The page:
Making a tiny robot out of DNA to explore cell processes that are undetectable to the human eye… You could be excused for thinking it was science fiction, but it is actually the focus of significant research being conducted at the Structural Biology Center in Montpellier by professionals from Inserm, CNRS, and Université de Montpellier. This extremely cutting-edge “nano-robot” could make it possible to analyse mechanical forces at microscopic scales in greater detail, which are important for many biological and pathological processes. A recent study that was published in Nature Communications details it.
Micromechanical forces acting on our cells cause biological signals that are crucial to numerous cell processes involved in either the development of diseases or the regular operation of our bodies. For instance, the sensation of touch depends in part on the application of mechanical forces to particular cell receptors (the discovery of which was this year rewarded by the Nobel Prize in Physiology or Medicine). These touch-sensitive sensors, or mechanoreceptors, also enable the control of other important biological processes including blood vessel constriction, pain perception, breathing, or even the detection of sound waves in the ear, among others.
Many disorders, including cancer, are characterised by the malfunctioning of this cellular mechanosensitivity. Cancer cells move throughout the body by vibrating and constantly adjusting to the mechanical characteristics of their microenvironment. Only because particular forces are identified by mechanoreceptors, which then pass the information to the cell cytoskeleton, is such adaptation feasible.
We now know relatively little about the molecular processes underlying cell mechanosensitivity. To apply regulated forces and research these systems, a number of technologies are already available, although they have several drawbacks. They are particularly expensive and time-consuming to utilise if we want to gather a lot of data due to the fact that we cannot analyse multiple cell receptors at once.
DNA origami structures
The research group at the Structural Biology Center (Inserm/CNRS/Université de Montpellier), lead by Inserm researcher Gatan Bellot, chose to apply the DNA origami technique to present a substitute. This makes it possible for DNA molecules to serve as the building blocks for 3D nanostructures that self-assemble in a predetermined shape. The method has enabled significant advancements in the field of nanotechnology over the past ten years.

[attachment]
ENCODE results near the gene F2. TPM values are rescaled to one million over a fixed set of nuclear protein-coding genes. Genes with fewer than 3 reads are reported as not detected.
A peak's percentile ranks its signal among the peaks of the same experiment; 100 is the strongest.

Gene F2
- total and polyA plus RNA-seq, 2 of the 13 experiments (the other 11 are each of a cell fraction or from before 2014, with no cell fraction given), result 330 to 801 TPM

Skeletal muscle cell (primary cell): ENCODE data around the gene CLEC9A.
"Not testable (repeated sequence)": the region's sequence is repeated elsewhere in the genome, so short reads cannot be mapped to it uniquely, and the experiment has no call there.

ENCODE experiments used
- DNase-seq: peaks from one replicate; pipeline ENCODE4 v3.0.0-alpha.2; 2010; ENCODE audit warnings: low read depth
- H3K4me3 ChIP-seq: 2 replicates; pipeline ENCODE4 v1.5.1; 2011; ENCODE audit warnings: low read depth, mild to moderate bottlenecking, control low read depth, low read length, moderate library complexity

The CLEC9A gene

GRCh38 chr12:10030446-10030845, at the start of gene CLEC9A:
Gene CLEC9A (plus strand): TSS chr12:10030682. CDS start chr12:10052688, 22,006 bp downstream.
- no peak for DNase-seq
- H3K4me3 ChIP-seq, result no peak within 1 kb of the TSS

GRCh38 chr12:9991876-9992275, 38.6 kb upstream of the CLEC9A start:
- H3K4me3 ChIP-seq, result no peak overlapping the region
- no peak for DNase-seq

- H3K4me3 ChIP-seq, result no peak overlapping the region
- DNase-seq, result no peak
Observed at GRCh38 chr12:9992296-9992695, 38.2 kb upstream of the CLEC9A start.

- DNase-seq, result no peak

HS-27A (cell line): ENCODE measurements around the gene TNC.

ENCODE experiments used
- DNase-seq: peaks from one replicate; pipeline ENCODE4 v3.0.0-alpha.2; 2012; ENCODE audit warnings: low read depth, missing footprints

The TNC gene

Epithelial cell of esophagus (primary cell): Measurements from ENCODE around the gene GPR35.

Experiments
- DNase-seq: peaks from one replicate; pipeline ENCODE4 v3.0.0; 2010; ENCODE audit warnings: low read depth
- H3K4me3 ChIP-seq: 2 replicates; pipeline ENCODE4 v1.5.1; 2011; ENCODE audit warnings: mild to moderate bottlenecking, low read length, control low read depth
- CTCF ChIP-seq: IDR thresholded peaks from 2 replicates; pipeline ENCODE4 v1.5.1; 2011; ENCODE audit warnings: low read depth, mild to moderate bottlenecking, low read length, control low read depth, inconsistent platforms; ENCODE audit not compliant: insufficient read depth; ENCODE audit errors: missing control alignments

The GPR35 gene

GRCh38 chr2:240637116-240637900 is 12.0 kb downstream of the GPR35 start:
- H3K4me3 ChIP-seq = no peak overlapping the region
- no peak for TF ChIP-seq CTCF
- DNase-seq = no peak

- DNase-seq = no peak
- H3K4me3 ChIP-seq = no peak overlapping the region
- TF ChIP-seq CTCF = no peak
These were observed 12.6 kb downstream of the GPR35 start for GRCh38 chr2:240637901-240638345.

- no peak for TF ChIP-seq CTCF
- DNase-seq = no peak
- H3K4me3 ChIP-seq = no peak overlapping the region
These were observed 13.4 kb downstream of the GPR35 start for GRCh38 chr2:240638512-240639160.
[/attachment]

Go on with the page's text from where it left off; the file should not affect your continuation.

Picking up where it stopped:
As a result, the scientists were able to create a “nano-robot” made of three DNA origami structures. It is therefore comparable in size to a human cell, being nanometric in size. The force that can be applied and controlled with a resolution of 1 piconewton, or one trillionth of a Newton, is made possible for the first time. 1 Newton is equal to the force of a finger clicking on a pen. This is the first time a self-assembled DNA-based object that was created by humans can exert force with such precision.
The team started by attaching a mechanoreceptor-recognizing molecule to the robot. In order to specifically apply forces to particular mechanoreceptors located on the surface of the cells in order to activate them, this allowed us to direct the robot to some of our cells. The team started by attaching a mechanoreceptor-recognizing molecule to the robot. In order to specifically apply forces to particular mechanoreceptors located on the surface of the cells in order to activate them, this allowed us to direct the robot to some of our cells.
In order to better understand the molecular processes behind cell mechanosensitivity and identify new cell receptors responsive to mechanical stresses, such a tool is extremely beneficial for fundamental research. The robot will also enable researchers to more accurately determine when, during the application of force, important signalling pathways for a variety of biological and pathological processes are triggered at the cellular level.
“A significant technological development has been made with the construction of a robot that allows the application of piconewton forces both in vitro and in vivo. The robot’s biocompatibility, albeit advantageous for in vivo applications, can also be a weakness because it makes it susceptible to enzymes that might break down DNA. Therefore, the next stage will be to research ways to alter the robot’s surface to make it less vulnerable to the effects of enzymes. We’ll also look at alternative ways to activate our robot, such employing a magnetic field, “Bellot makes a point.